Kafka noted the continuum that began in the early 1800s as the “Improvement Movement” and continued in the 1900s as the “Conservation Movement” to maintain farmland and landscapes. “But there was also a political slant, as there is with organic now. I think now the stakes are even higher: GMOs, corporate control of everything. The organic idea is a political action as well as a human health action.”

Quoting from Steven Stoll’s Larding the Lean Earth: Soil and Society in Nineteenth-Century America about the early 1800s, “Our woods have disappeared and are succeeded too generally by exhausted fields and gullied hills. The land of our ancestors, which nourished our infancy and contains the bodies of our fathers, must be improved or abandoned.”

Likewise, Virginians promoting agriculture in 1818 “saw a stable countryside as a place to maintain a stable society. Now,” continued Kafka, “like them, we acknowledge the common sense idea that if our soils that we’re growing our food on are lacking, then we ourselves are lacking. So with our own farm, we are endeavoring to keep our soils alive and energized as well as our ledger balanced.

“This must be a place to plug the one-payer health care system, because we’re all prisoners of this economic system. Like it or not, farmers need health care, too. Actually we all need it and it’s for the common good.”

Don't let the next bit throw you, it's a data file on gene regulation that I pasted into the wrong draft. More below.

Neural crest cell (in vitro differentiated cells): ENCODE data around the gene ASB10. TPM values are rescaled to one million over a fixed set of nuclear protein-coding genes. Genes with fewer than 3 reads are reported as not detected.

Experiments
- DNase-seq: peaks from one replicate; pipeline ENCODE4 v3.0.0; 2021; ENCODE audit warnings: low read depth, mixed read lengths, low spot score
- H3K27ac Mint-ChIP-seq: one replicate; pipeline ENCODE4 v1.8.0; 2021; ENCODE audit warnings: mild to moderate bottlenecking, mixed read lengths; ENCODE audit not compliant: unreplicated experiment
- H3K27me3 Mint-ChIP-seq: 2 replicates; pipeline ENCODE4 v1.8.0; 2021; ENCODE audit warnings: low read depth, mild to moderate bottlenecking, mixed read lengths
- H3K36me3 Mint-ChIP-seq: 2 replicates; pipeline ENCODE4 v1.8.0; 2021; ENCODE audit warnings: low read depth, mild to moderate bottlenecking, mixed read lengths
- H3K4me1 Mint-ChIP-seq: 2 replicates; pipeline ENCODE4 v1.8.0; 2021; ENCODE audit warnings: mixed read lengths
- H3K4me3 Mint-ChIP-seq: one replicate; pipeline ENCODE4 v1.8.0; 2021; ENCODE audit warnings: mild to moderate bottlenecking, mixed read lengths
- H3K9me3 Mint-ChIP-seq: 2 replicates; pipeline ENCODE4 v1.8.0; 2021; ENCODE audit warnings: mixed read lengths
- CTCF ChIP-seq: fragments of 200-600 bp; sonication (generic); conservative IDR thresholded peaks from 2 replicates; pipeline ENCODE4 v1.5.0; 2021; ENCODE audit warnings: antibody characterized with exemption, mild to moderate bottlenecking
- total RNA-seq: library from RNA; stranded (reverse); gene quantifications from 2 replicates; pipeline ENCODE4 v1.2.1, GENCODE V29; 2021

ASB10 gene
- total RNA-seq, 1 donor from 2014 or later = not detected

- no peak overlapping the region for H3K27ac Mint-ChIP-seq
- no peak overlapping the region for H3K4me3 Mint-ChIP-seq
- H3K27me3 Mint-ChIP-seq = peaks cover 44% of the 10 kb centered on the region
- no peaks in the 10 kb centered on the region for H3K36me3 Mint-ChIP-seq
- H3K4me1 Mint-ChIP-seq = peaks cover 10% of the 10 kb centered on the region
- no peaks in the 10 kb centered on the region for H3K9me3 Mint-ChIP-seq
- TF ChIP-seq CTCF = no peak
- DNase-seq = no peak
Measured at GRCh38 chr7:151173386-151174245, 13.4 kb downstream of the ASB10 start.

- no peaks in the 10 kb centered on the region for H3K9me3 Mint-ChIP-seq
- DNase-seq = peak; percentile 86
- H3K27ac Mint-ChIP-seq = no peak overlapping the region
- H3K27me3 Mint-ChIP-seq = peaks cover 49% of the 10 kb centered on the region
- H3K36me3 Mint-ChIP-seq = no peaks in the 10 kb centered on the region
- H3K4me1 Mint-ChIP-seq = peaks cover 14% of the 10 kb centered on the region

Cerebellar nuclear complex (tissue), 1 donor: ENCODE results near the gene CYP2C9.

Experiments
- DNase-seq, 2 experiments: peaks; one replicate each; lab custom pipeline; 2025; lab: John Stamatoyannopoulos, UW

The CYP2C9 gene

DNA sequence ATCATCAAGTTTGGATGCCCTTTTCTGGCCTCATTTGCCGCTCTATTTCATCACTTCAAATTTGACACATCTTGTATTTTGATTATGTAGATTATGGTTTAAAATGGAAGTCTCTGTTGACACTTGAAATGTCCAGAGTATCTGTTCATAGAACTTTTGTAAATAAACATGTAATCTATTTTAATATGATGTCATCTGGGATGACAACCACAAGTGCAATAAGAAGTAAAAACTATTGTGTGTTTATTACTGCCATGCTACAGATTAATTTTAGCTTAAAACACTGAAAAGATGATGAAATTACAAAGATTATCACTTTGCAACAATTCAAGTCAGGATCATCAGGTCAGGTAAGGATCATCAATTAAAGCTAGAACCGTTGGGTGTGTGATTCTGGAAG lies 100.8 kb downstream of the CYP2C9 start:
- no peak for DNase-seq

From Homesteading to Farming: It Takes Two

Checkerberry Farm was producing more and more crops and cover crops and was “experiencing the true abundance on earth” when, one year at the Fair, Barbara asked MOFGA’s technical director Eric Sideman where they might market their surplus. Sideman suggested the Fair, and “that’s where it started. The first year we paid our taxes from the Fair proceedings. We thought, ‘Wow!’ and we just kept growing. Now the ag virus really has a hold on me, and I’ve got it bad. I feel really fortunate that I am able to do this.”

In addition to farming, Checkerberry produces herbs, vegetables and a beautiful landscape for the Kafkas — the work of Barbara, mostly, when she isn’t teaching in her elementary school classroom. “It takes both of us,” Kafka explained. “I’m the farmer, she’s the gardener. Garrison Keillor talks about his Norwegian bachelor farmers. I suppose if I was alone, I would do it, but it sure would be a lot more empty existence. So it takes two, and I thank Barbara for everything she’s done over the years.”